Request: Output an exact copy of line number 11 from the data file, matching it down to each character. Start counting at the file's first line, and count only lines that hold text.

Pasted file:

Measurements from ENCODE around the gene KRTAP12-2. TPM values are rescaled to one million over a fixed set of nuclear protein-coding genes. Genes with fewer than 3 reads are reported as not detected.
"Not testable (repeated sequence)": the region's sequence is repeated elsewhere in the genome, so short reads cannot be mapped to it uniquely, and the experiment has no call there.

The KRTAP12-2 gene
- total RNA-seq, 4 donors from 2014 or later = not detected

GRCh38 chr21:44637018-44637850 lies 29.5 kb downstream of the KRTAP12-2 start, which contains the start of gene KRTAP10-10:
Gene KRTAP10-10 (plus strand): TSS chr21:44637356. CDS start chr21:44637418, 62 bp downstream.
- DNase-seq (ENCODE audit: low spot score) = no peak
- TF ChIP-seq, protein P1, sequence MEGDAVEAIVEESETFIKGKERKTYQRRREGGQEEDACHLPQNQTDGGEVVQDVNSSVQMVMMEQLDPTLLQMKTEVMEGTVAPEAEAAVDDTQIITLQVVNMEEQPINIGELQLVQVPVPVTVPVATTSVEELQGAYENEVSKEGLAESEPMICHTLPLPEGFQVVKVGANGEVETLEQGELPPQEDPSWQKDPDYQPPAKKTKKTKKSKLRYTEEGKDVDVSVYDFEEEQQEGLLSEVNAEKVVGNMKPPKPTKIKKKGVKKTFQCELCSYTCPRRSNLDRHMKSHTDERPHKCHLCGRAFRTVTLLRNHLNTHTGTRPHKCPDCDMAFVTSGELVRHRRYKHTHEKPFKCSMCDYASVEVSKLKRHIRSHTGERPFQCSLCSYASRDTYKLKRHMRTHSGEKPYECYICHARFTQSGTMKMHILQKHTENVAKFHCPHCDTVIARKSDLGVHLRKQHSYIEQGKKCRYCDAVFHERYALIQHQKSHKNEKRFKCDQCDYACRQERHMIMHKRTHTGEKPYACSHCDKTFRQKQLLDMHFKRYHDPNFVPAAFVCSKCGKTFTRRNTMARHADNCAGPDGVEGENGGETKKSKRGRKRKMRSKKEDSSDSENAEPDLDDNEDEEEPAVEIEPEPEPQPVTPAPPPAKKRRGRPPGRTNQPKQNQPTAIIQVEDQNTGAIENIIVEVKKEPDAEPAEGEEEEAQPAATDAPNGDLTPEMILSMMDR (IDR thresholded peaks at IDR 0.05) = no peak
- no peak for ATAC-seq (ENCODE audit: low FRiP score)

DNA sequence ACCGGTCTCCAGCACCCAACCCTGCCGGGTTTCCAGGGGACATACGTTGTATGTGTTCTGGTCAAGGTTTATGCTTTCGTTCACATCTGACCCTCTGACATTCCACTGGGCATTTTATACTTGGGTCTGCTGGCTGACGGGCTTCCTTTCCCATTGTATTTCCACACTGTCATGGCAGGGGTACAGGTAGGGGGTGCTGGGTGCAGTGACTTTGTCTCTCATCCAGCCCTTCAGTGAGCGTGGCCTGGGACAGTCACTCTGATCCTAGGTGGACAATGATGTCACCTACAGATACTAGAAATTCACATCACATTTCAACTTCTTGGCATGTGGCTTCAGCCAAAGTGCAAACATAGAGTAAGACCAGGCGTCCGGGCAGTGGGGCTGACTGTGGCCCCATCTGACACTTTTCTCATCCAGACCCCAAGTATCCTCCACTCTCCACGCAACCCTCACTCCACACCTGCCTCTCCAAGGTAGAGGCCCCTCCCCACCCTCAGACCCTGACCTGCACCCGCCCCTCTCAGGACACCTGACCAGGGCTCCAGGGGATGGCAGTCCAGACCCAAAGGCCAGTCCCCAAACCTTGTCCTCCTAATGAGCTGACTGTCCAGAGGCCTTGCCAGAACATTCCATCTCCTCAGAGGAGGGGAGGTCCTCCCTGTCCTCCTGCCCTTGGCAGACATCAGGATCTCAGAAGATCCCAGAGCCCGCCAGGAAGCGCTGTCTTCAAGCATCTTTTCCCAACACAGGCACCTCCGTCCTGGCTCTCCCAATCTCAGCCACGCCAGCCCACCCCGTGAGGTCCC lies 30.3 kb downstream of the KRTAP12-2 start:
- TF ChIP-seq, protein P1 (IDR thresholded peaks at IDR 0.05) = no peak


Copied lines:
- TF ChIP-seq, protein P1 (IDR thresholded peaks at IDR 0.05) = no peak